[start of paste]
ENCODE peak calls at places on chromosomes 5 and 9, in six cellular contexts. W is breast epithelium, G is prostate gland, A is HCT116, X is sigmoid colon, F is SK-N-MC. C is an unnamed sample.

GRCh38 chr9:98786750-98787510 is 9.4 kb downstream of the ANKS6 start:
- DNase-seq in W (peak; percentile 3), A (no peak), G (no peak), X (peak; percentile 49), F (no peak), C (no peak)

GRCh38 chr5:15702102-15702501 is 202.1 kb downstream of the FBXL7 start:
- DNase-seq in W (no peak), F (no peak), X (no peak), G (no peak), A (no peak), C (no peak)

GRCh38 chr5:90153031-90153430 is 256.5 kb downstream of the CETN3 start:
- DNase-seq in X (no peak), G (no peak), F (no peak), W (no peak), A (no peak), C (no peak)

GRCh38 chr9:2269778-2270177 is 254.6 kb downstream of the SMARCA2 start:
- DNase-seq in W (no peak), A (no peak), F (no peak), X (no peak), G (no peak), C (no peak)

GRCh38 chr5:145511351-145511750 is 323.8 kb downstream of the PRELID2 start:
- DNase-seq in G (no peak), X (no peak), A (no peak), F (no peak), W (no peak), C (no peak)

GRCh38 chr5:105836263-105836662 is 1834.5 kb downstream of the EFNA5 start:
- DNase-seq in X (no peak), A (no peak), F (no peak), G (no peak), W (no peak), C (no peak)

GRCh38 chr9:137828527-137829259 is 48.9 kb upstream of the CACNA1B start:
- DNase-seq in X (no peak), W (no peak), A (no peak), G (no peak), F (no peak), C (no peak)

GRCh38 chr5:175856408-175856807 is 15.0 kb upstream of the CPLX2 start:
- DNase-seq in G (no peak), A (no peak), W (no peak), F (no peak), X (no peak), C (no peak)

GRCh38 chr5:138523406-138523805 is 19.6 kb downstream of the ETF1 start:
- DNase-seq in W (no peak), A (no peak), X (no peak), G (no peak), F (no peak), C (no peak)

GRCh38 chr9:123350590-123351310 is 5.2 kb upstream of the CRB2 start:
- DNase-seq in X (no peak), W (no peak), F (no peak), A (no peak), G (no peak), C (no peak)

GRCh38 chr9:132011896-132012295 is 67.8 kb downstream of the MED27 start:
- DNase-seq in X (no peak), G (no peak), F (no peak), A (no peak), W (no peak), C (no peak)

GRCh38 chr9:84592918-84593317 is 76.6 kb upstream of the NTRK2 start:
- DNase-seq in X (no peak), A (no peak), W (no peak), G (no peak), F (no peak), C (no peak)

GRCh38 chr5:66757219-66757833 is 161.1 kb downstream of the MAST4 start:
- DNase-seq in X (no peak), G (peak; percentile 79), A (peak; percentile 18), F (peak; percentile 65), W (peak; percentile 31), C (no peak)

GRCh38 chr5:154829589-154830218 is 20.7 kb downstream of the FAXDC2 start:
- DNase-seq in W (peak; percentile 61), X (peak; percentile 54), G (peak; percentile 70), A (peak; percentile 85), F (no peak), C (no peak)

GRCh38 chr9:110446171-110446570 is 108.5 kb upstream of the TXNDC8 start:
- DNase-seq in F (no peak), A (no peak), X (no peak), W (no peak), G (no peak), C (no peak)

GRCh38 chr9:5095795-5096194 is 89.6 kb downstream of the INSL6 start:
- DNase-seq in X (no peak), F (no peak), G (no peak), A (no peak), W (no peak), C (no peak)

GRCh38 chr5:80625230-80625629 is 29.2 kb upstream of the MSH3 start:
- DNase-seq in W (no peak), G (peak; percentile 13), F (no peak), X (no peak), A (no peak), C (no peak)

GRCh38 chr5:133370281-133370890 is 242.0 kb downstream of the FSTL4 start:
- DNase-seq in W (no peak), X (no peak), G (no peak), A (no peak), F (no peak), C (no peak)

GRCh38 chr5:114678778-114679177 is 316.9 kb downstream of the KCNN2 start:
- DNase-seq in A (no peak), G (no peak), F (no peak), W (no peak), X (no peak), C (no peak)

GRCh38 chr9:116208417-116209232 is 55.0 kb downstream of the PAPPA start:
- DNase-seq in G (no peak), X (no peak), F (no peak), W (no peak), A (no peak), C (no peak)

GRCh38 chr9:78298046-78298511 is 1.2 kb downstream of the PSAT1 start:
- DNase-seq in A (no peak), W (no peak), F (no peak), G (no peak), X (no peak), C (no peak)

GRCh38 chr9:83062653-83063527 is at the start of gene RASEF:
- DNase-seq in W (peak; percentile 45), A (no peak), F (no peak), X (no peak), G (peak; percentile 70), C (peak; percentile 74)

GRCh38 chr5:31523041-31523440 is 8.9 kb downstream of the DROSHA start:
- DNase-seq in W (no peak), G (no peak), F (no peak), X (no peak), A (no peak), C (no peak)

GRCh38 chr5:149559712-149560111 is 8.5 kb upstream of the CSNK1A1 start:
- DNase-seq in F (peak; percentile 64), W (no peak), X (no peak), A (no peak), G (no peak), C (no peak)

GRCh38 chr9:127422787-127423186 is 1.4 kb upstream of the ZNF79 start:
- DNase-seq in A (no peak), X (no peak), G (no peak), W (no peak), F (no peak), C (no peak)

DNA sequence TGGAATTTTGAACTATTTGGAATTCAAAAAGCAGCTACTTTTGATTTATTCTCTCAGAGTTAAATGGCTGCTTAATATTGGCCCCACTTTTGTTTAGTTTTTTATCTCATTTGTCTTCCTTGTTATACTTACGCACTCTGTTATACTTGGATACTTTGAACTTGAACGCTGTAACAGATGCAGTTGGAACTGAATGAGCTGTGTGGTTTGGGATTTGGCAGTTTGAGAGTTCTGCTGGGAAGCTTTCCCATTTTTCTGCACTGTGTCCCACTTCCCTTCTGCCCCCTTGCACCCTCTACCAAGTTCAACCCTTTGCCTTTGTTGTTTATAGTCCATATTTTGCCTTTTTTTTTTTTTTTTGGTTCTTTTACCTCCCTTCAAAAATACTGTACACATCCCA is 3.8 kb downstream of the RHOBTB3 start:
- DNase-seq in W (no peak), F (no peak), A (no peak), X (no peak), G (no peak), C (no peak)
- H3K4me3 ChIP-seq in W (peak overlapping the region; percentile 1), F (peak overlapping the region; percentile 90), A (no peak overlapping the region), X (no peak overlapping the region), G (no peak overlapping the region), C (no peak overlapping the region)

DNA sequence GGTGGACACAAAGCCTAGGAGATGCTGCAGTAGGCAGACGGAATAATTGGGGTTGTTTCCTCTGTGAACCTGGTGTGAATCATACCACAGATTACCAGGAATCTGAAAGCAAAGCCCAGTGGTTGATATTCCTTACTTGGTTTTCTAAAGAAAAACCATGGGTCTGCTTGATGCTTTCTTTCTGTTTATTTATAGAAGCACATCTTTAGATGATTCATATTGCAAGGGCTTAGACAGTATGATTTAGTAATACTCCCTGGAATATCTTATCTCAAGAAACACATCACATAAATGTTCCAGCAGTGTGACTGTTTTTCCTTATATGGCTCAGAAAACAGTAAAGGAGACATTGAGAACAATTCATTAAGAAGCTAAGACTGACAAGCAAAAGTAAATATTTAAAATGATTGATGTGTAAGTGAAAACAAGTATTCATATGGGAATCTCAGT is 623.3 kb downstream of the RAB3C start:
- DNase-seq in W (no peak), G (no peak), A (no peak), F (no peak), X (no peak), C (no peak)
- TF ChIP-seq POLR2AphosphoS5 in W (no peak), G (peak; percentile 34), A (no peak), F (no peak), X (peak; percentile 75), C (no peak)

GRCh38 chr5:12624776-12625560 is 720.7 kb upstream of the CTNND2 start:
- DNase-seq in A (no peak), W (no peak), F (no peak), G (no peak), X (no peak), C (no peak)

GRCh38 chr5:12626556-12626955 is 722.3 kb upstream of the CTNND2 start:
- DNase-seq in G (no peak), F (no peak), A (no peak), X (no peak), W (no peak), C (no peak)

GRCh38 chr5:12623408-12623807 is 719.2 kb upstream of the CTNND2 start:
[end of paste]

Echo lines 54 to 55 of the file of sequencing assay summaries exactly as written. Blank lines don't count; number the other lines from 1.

- H3K4me3 ChIP-seq in W (peak overlapping the region; percentile 1), F (peak overlapping the region; percentile 90), A (no peak overlapping the region), X (no peak overlapping the region), G (no peak overlapping the region), C (no peak overlapping the region)

DNA sequence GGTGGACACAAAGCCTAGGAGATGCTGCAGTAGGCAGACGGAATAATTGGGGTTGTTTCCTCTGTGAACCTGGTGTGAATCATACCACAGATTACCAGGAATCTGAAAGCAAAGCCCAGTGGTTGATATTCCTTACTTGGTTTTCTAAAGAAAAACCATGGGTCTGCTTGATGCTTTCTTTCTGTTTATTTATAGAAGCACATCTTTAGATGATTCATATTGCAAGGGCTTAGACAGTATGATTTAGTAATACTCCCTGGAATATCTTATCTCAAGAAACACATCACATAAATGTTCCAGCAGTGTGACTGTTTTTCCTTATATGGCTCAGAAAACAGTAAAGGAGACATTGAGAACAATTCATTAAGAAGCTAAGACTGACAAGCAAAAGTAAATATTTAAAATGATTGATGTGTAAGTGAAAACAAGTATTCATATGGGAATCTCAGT is 623.3 kb downstream of the RAB3C start: